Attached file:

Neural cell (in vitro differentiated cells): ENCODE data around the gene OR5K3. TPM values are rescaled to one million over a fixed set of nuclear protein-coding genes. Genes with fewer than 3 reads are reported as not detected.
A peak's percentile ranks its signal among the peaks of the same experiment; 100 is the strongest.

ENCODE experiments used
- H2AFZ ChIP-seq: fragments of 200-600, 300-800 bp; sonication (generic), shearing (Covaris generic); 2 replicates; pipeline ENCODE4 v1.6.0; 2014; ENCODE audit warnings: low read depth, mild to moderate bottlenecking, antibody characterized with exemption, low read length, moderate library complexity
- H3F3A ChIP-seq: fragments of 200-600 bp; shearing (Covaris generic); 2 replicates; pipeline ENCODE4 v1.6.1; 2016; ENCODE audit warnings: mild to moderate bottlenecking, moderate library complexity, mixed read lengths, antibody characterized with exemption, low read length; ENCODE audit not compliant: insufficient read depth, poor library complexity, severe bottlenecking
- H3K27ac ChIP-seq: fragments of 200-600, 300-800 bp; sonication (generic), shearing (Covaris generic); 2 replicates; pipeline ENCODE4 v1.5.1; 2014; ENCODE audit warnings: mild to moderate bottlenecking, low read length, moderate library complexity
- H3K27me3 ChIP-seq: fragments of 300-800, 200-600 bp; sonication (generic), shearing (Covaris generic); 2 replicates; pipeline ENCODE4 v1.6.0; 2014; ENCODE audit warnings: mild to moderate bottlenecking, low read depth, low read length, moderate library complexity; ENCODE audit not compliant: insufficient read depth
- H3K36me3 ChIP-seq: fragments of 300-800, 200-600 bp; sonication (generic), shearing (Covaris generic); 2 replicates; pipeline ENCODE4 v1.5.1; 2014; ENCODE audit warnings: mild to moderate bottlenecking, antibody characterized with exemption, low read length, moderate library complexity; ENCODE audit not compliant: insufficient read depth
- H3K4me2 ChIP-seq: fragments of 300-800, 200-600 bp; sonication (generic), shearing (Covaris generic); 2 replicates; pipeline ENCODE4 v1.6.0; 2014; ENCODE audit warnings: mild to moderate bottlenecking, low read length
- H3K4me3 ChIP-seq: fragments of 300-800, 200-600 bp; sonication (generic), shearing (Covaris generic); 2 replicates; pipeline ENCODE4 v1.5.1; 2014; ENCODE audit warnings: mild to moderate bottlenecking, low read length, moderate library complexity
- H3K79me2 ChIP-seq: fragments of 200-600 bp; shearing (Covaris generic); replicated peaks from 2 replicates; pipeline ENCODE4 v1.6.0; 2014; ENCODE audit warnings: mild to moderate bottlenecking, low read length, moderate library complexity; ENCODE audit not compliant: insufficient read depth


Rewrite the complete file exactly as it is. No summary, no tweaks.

Neural cell (in vitro differentiated cells): ENCODE data around the gene OR5K3. TPM values are rescaled to one million over a fixed set of nuclear protein-coding genes. Genes with fewer than 3 reads are reported as not detected.
A peak's percentile ranks its signal among the peaks of the same experiment; 100 is the strongest.

ENCODE experiments used
- H2AFZ ChIP-seq: fragments of 200-600, 300-800 bp; sonication (generic), shearing (Covaris generic); 2 replicates; pipeline ENCODE4 v1.6.0; 2014; ENCODE audit warnings: low read depth, mild to moderate bottlenecking, antibody characterized with exemption, low read length, moderate library complexity
- H3F3A ChIP-seq: fragments of 200-600 bp; shearing (Covaris generic); 2 replicates; pipeline ENCODE4 v1.6.1; 2016; ENCODE audit warnings: mild to moderate bottlenecking, moderate library complexity, mixed read lengths, antibody characterized with exemption, low read length; ENCODE audit not compliant: insufficient read depth, poor library complexity, severe bottlenecking
- H3K27ac ChIP-seq: fragments of 200-600, 300-800 bp; sonication (generic), shearing (Covaris generic); 2 replicates; pipeline ENCODE4 v1.5.1; 2014; ENCODE audit warnings: mild to moderate bottlenecking, low read length, moderate library complexity
- H3K27me3 ChIP-seq: fragments of 300-800, 200-600 bp; sonication (generic), shearing (Covaris generic); 2 replicates; pipeline ENCODE4 v1.6.0; 2014; ENCODE audit warnings: mild to moderate bottlenecking, low read depth, low read length, moderate library complexity; ENCODE audit not compliant: insufficient read depth
- H3K36me3 ChIP-seq: fragments of 300-800, 200-600 bp; sonication (generic), shearing (Covaris generic); 2 replicates; pipeline ENCODE4 v1.5.1; 2014; ENCODE audit warnings: mild to moderate bottlenecking, antibody characterized with exemption, low read length, moderate library complexity; ENCODE audit not compliant: insufficient read depth
- H3K4me2 ChIP-seq: fragments of 300-800, 200-600 bp; sonication (generic), shearing (Covaris generic); 2 replicates; pipeline ENCODE4 v1.6.0; 2014; ENCODE audit warnings: mild to moderate bottlenecking, low read length
- H3K4me3 ChIP-seq: fragments of 300-800, 200-600 bp; sonication (generic), shearing (Covaris generic); 2 replicates; pipeline ENCODE4 v1.5.1; 2014; ENCODE audit warnings: mild to moderate bottlenecking, low read length, moderate library complexity
- H3K79me2 ChIP-seq: fragments of 200-600 bp; shearing (Covaris generic); replicated peaks from 2 replicates; pipeline ENCODE4 v1.6.0; 2014; ENCODE audit warnings: mild to moderate bottlenecking, low read length, moderate library complexity; ENCODE audit not compliant: insufficient read depth